As he did in his motions for judgment of acquittal, Bobby argues here that the evidence was not sufficient to convict him of terrorism. Specifically, he contends that he was not "within an assembly of people" when he fired the handgun, as the offense of terrorism requires. Bobby steadfastly argues that it was impossible for him to meet this statutory requirement because at the time he discharged the weapon he was isolated.

The jury's finding of guilt is binding upon us unless we conclude the record lacks substantial evidence to support such a finding. State v. Taft, 506 N.W.2d 757, 762 (Iowa 1993). In making this determination, we review the record in the light most favorable to the State. Id. Evidence is substantial in a criminal case if it could convince a rational fact finder that the defendant is guilty beyond a reasonable doubt. State v. Torres, 495 N.W.2d 678, 681 (Iowa 1993).

*780 A person commits terrorism under Iowa Code section 708.6 when

the person, with the intent to injure or provoke fear or anger in another, shoots... a dangerous weapon ... within an assembly of people, and thereby places the... people in reasonable apprehension of serious injury....

(Emphasis added.)

Because the legislature did not define "within an assembly of people," we believe it intended the phrase to have its common and ordinary meaning. State v. Hennenfent, 490 N.W.2d 299, 300 (Iowa 1992). In interpreting undefined statutory language, weas did the jurygive this phrase its common and ordinary meaning. According to Black's Law Dictionary, "within" means "into" or "through." Black's Law Dictionary 1602 (6th ed. 1990). "Assembly" is defined as "[t]he concourse or meeting together of a considerable number of persons at the same place." Id. at 115. Black's goes on to say that a "considerable" number of persons "does not necessarily mean a very great or any particular number of persons; the term `considerable' being merely relative." Id. at 306.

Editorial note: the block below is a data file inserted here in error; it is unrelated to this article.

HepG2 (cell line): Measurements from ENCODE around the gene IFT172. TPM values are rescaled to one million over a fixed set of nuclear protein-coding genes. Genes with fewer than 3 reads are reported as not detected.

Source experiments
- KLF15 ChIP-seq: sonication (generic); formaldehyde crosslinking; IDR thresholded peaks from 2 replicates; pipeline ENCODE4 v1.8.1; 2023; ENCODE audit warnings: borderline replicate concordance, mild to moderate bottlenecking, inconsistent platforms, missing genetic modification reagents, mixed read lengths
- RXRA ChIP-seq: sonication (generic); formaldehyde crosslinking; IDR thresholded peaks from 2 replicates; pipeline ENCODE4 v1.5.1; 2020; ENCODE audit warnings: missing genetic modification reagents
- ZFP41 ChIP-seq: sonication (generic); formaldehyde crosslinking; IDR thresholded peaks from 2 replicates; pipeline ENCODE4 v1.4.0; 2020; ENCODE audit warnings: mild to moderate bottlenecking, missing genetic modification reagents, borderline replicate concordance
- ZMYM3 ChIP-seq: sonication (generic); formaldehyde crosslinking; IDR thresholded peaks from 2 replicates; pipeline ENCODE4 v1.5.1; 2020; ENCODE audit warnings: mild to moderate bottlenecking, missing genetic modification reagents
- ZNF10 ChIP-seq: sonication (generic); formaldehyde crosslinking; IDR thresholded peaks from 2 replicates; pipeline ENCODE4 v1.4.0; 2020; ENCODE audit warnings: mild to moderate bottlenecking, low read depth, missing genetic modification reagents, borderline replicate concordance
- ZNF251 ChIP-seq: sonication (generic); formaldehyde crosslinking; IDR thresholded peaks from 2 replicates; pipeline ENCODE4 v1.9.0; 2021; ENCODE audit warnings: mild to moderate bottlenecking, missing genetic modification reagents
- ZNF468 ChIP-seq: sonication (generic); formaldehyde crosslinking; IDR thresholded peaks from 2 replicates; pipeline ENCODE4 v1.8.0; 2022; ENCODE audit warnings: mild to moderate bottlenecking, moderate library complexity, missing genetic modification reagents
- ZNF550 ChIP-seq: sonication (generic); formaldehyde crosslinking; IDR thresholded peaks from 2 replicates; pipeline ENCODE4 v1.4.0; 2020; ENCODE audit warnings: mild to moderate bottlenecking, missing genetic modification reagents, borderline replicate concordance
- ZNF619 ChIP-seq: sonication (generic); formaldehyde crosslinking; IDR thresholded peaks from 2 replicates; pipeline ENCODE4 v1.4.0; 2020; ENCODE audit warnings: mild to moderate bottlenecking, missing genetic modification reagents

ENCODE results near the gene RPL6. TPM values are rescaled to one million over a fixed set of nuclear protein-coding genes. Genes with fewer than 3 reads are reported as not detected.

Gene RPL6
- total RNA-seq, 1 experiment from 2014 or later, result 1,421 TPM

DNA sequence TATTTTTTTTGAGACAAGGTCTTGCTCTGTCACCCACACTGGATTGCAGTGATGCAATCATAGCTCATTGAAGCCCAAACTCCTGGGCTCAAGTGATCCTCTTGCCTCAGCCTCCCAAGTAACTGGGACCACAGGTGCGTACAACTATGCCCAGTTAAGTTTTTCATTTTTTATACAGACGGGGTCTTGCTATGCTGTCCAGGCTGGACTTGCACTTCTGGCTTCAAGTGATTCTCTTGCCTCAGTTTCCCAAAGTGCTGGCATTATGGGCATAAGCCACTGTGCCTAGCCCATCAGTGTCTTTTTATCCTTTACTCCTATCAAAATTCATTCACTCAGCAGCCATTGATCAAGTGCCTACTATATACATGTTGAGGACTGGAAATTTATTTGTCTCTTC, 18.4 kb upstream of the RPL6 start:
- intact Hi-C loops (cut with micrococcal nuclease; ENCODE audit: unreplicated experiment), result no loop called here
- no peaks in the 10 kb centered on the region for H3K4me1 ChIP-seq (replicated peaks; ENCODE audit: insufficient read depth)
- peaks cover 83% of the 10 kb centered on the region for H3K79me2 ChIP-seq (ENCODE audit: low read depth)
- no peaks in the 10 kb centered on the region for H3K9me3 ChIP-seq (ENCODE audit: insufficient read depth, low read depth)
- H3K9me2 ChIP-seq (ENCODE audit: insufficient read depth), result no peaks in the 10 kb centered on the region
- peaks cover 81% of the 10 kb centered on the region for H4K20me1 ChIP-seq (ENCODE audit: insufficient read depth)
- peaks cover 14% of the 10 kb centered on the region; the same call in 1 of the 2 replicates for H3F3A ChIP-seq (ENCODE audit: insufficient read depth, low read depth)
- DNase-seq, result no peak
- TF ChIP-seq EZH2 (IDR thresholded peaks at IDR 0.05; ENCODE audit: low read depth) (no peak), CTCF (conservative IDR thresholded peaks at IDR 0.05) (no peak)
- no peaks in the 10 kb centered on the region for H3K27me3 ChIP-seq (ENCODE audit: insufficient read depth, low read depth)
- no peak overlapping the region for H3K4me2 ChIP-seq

We believe a reasonable, common, and ordinary definition of "within an assembly of people" under the Black's interpretation is "into or through two or more persons at the same place."

In applying this definition, we view the evidence in the light most favorable to the State. Under this definition the facts clearly reveal that Bobbywhen he fired the single shotwas not isolated nor off by himself. Melody testified she was somewhere in front of him. Two of the girls testified they were crouched behind a car near him. One of the girls testified that a group of approximately ten guests was behind him. All of these people were no more than fifteen to twenty feet from Bobby.

So from this evidence the jury could reasonably find that Bobby was within a ring of people when he fired the shot and that these people were within range of the handgun. Though the evidence is conflicting, the jury could also reasonably find that Bobby fired the shot through this ring of people, thereby subjecting them to the obvious risk of severe injury or even death. From these findings, the jury could easily infer that Bobby fired his gun "within an assembly of people" under section 708.6.